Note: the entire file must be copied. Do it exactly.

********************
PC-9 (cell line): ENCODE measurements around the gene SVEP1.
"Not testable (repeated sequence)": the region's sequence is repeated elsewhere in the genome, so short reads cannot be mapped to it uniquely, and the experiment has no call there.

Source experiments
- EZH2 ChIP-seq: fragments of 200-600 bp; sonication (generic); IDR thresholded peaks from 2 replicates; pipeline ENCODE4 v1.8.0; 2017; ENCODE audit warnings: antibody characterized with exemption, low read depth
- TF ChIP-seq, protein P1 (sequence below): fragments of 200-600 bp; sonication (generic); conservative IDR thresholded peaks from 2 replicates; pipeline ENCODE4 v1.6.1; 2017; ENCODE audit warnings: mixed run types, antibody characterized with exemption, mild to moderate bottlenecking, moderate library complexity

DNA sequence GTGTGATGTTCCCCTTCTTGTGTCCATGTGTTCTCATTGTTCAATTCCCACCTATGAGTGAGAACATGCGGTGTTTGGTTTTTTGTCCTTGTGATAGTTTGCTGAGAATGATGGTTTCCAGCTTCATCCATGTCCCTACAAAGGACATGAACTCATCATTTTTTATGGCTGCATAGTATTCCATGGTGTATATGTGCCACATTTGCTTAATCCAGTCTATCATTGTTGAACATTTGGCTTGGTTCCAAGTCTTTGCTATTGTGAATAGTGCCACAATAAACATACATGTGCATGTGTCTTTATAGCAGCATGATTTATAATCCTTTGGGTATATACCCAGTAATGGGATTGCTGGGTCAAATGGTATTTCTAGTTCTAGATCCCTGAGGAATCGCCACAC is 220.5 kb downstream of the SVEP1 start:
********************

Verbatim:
PC-9 (cell line): ENCODE measurements around the gene SVEP1.
"Not testable (repeated sequence)": the region's sequence is repeated elsewhere in the genome, so short reads cannot be mapped to it uniquely, and the experiment has no call there.

Source experiments
- EZH2 ChIP-seq: fragments of 200-600 bp; sonication (generic); IDR thresholded peaks from 2 replicates; pipeline ENCODE4 v1.8.0; 2017; ENCODE audit warnings: antibody characterized with exemption, low read depth
- TF ChIP-seq, protein P1 (sequence below): fragments of 200-600 bp; sonication (generic); conservative IDR thresholded peaks from 2 replicates; pipeline ENCODE4 v1.6.1; 2017; ENCODE audit warnings: mixed run types, antibody characterized with exemption, mild to moderate bottlenecking, moderate library complexity

DNA sequence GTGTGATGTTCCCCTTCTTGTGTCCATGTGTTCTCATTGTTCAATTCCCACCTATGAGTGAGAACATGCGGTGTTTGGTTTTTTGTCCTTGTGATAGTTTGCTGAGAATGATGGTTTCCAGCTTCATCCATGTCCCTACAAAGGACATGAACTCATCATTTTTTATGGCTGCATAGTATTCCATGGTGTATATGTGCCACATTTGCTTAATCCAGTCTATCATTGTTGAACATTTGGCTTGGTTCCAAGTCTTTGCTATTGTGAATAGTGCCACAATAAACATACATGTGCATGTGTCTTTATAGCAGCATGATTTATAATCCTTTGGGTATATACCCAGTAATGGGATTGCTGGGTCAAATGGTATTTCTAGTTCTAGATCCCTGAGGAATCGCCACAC is 220.5 kb downstream of the SVEP1 start: